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Palliation of dyspnoea in advanced COPD: revisiting a role for opioids
  1. G Rocker1,2,
  2. R Horton2,
  3. D Currow3,
  4. D Goodridge4,
  5. J Young5,
  6. S Booth6
  1. 1
    Division of Respirology, QEII Health Science Centre and Dalhousie University, Halifax Nova Scotia, Canada
  2. 2
    Division of Palliative Medicine, QEII Health Science Centre and Dalhousie University, Halifax Nova Scotia, Canada
  3. 3
    Flinders Centre for Clinical Change, Flinders University, Australia
  4. 4
    College of Nursing, University of Saskatchewan, Saskatoon, Saskatchewan, Canada
  5. 5
    New Brunswick Extra Mural Program, 73 Milltown Blvd, Suite 100, St Stephen, New Brunswick, Canada
  6. 6
    Addenbrookes NHS Trust, Cambridge, UK
  1. Correspondence to Dr G M Rocker, #4457 Halifax Infirmary, 1796 Summer St, Halifax, Nova Scotia, Canada B3H 3A7; gmrocker{at}dal.ca

Abstract

Chronic obstructive pulmonary disease (COPD) will be the third leading cause of death worldwide by 2020. The burdens of this increasingly prevalent illness borne by patients, their family caregivers and the healthcare system are substantial. Dyspnoea as the predominant symptom becomes increasingly difficult to palliate as COPD progresses through advanced stages and, for 50% of patients, can become refractory to conventional treatment. This narrative review focuses on the potential role for carefully initiated and titrated opioids in the management of dyspnoea for patients with advanced COPD who are not yet in a terminal stage, yet struggle with symptoms that reflect underlying mechanisms of dyspnoea that lend themselves to this approach. The many barriers that currently exist to the provision of opioids in this setting are addressed, and recommendations are provided for an approach that should engender confidence among patients, their caregivers and the physicians who treat them.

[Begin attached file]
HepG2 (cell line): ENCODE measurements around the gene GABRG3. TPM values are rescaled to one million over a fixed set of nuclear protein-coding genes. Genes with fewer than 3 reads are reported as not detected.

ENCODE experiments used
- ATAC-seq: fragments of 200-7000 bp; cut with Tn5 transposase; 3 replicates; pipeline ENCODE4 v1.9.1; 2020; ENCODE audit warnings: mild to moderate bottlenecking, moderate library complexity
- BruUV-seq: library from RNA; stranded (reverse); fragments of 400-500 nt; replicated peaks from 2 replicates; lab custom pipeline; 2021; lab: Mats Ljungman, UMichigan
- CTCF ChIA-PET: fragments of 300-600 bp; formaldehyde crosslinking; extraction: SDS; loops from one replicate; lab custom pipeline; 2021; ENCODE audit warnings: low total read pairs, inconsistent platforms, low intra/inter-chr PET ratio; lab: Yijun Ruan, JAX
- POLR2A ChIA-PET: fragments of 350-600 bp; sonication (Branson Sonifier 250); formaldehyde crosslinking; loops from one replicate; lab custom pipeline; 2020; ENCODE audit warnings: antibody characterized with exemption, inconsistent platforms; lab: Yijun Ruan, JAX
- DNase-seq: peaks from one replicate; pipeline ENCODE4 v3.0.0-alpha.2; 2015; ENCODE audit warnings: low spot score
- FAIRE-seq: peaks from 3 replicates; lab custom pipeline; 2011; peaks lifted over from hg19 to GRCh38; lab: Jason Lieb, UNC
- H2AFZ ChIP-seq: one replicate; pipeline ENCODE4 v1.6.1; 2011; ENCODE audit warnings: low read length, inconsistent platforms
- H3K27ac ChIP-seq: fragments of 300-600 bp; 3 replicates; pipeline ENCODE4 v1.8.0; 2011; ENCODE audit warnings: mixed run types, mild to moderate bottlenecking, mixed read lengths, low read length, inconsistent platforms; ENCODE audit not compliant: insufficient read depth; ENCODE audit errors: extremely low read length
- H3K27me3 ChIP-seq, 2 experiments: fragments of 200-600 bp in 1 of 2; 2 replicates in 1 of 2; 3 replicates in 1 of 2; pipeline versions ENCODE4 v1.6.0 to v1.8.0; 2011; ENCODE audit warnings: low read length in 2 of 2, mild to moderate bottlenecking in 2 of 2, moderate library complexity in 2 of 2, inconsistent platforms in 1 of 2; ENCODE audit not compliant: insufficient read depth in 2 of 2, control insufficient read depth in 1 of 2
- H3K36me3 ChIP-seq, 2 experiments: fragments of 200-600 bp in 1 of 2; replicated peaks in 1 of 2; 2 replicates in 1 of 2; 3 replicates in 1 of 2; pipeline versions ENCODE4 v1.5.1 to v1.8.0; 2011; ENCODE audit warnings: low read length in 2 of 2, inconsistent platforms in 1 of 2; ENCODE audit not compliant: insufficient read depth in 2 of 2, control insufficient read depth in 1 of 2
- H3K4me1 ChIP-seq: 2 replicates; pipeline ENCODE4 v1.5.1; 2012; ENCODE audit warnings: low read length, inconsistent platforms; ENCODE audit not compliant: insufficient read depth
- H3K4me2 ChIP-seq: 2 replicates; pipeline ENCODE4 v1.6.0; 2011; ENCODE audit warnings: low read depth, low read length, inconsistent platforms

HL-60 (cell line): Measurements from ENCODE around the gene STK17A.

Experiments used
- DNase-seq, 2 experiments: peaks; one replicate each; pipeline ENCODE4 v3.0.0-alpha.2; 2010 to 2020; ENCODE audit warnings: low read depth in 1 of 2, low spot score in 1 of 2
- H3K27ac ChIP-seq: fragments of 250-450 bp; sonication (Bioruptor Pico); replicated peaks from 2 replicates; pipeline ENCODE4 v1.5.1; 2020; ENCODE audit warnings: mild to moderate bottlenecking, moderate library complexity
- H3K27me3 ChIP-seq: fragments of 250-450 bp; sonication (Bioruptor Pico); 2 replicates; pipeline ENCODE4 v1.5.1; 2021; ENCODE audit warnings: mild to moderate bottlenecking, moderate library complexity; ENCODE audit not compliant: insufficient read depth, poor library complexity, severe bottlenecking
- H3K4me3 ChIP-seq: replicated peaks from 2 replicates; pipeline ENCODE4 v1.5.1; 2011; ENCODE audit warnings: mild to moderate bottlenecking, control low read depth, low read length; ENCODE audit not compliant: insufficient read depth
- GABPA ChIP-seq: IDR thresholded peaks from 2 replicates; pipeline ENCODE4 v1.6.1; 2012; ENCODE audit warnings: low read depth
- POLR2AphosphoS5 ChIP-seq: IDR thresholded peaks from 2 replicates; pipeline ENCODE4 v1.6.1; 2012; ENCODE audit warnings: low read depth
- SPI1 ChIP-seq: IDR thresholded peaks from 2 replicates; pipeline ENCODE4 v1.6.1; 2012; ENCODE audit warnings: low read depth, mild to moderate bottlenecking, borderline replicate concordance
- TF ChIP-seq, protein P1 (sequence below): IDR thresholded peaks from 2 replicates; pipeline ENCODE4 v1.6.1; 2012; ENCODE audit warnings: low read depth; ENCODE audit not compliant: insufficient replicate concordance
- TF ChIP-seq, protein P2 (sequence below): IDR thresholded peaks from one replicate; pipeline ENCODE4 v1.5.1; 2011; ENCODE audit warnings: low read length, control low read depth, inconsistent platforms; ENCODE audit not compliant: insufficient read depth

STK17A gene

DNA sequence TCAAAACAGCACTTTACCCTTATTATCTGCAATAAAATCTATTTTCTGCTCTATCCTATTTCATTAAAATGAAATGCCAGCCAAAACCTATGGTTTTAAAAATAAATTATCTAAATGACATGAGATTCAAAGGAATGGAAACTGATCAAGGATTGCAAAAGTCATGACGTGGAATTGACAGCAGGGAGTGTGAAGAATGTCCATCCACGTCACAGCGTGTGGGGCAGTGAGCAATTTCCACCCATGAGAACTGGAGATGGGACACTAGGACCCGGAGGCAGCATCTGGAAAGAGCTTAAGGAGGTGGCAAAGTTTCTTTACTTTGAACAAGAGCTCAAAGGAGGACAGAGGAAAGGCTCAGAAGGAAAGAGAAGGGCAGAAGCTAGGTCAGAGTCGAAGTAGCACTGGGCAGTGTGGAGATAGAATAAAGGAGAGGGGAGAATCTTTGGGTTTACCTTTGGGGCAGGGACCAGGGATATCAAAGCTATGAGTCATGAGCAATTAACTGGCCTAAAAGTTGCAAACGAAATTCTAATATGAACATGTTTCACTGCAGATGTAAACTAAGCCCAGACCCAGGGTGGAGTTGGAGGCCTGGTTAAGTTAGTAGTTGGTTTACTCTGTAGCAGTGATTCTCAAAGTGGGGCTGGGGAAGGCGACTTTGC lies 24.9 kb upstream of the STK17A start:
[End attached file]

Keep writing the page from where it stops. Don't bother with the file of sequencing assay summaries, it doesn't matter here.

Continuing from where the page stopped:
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Footnotes

  • Competing interests None.

  • Provenance and Peer review Not commissioned; externally peer reviewed,

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